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Does Berlin Speak English?

DW-WORLD's Sonia Phalnikar, who went undercover to give her city an English test, got a lot of response for her story on Berlin's linguistic challenges a year ahead of the World Cup.

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Time for Berlin to brush up on the universal language

The following comments reflect the views of our readers. If you would like to have your say, click on the feedback button below. Not all reader comments will be published. DW-WORLD reserves the right to edit for length and appropriateness of content.

God forbid that Americans should ever attempt to learn another language. They glide across the globe expecting native populaces to bow and scrape to them in English. When I've suggested to Americans that they take a bit of a crash course in the language of the country they're going to visit, they look at me like I'm from Mars. "Well, they DO speak English there, don't they, sort of?" is the type of response I get. Any language barrier in whatever country is being visited is the fault of the stupid native, not the visiting American, who couldn't be bothered to learn a few rudimentary phrases. -- Lee Loomis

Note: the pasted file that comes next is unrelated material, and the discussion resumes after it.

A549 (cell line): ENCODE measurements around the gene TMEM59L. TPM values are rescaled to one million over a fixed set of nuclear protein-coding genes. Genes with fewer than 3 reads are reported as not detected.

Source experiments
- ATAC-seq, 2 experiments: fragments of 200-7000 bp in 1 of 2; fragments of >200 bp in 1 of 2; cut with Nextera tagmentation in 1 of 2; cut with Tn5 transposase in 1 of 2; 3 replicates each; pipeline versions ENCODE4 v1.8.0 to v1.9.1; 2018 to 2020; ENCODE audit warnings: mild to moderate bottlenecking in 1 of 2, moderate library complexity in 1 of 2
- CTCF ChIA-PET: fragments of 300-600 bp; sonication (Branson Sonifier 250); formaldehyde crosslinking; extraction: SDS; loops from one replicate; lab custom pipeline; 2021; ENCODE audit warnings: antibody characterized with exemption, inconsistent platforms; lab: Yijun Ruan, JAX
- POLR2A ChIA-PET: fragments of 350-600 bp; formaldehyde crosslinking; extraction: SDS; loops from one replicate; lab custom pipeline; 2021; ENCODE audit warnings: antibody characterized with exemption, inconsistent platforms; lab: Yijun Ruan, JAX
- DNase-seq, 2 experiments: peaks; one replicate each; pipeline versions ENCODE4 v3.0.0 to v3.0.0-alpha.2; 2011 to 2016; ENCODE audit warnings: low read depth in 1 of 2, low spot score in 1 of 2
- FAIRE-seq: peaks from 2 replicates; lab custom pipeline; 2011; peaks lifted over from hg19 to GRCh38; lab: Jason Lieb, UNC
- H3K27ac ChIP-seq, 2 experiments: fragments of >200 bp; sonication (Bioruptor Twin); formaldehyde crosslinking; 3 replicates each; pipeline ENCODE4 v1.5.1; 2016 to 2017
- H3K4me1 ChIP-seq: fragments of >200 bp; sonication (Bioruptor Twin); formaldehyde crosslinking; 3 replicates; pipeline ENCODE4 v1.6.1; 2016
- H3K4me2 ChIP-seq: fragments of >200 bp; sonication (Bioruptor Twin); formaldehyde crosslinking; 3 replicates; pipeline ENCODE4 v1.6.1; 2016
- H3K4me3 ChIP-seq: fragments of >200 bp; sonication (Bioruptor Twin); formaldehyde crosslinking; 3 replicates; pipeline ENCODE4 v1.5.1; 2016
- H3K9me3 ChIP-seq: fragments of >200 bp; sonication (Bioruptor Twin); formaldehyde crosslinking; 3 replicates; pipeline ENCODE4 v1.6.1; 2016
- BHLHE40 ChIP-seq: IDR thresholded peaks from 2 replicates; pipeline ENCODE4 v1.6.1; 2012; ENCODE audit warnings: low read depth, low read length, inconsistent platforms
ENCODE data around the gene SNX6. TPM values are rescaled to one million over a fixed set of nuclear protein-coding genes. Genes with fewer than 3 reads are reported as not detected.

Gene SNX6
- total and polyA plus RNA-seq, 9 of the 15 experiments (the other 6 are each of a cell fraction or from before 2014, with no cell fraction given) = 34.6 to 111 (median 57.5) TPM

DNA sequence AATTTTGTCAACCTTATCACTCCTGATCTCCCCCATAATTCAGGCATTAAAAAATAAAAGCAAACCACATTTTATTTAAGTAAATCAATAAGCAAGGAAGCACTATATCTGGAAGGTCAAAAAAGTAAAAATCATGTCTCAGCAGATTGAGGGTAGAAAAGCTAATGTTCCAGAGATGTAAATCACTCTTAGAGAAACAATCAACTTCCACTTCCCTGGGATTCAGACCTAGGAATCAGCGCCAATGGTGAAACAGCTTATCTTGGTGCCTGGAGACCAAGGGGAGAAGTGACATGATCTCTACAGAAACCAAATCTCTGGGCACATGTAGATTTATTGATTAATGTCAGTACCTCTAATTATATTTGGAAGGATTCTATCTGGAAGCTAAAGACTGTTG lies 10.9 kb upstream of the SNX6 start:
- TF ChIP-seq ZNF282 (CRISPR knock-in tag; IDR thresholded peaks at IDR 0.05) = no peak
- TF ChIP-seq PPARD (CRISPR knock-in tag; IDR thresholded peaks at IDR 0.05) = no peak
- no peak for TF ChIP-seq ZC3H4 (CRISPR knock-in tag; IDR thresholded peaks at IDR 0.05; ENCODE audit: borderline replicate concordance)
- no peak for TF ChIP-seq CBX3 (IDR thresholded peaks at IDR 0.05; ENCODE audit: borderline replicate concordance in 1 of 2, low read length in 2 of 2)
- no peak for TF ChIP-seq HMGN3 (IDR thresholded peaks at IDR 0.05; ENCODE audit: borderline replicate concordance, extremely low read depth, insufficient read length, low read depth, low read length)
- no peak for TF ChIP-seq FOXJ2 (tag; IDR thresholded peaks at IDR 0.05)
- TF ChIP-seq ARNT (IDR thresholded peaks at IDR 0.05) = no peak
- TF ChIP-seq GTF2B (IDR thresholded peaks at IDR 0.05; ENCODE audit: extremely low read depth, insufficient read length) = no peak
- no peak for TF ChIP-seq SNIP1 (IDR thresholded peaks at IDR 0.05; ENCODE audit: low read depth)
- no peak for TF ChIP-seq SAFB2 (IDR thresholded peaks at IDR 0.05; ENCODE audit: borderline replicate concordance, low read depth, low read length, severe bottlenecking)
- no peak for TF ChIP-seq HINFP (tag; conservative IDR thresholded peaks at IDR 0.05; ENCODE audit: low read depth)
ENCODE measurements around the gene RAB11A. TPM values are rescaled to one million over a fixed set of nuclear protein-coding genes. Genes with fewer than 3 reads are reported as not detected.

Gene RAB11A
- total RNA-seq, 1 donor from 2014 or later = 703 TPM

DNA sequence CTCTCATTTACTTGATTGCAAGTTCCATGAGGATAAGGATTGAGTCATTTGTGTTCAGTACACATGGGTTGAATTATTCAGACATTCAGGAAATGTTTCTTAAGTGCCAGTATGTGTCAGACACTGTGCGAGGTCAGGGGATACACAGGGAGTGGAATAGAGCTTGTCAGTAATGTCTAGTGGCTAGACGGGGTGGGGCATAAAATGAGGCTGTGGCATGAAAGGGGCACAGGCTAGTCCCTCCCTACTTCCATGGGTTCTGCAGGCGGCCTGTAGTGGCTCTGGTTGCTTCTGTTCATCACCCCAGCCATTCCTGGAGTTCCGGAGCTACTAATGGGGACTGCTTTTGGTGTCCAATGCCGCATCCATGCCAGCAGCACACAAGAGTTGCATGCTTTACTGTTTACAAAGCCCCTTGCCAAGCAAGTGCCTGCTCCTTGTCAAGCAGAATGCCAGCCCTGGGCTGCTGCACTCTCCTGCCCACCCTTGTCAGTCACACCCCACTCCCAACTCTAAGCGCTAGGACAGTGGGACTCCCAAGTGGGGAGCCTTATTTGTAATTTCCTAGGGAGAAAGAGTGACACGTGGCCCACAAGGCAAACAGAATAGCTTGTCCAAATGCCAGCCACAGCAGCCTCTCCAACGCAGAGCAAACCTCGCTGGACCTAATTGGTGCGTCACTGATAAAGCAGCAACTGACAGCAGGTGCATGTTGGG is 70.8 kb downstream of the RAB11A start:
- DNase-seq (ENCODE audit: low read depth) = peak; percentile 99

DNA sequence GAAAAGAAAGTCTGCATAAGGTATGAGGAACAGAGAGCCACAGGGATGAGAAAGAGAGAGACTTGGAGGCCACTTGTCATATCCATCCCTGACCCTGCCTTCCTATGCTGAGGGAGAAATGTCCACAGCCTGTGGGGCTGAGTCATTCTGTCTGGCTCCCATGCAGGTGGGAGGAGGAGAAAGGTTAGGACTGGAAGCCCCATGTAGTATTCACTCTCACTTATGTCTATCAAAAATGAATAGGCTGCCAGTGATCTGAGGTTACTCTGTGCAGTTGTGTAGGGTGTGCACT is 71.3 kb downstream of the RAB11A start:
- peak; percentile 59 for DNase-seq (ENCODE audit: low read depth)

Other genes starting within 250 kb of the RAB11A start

I will be visiting Berlin in two weeks, so I found this article most interesting. I have a small amount of German from my high school days, and put it to good use on a recent trip to Vienna. People there would hear my accent and immediately launch into English or say something like "How sweet! You're speaking German!" I hope that people I meet in Berlin will look on me with the same kindness (amusement?) when I speak. Personally, I wouldn't dream of going to a foreign country without knowing at least a few phrases of the local language -- as an American, it's more important than ever. -- Cindy Lindau

I spent six months in Berlin learning to speak German at a language institute. I only knew a few words in the beginning but after six months I became very competent. Sometimes, even though my German grammar and pronunciation was correct, at the mere sound of my accent I could see people's eye's glaze over and it was obvious they were not even listening. I tried not to take it personally, and chose to believe it was only their mannerism and not deliberate rudeness. I have been to Germany several times and have immediate family who are German immigrants. It is our conclusion that many service sector employees all over Germany need a crash course in politeness and helpfulness to customers. I am not so sure that even if they could speak English, they would be any more helpful or polite. -- Michelle, USA

I was in Berlin October 2004 and my experience was wonderful. People asked if spoke German. There was always someone who knew English. -- Engin Sor

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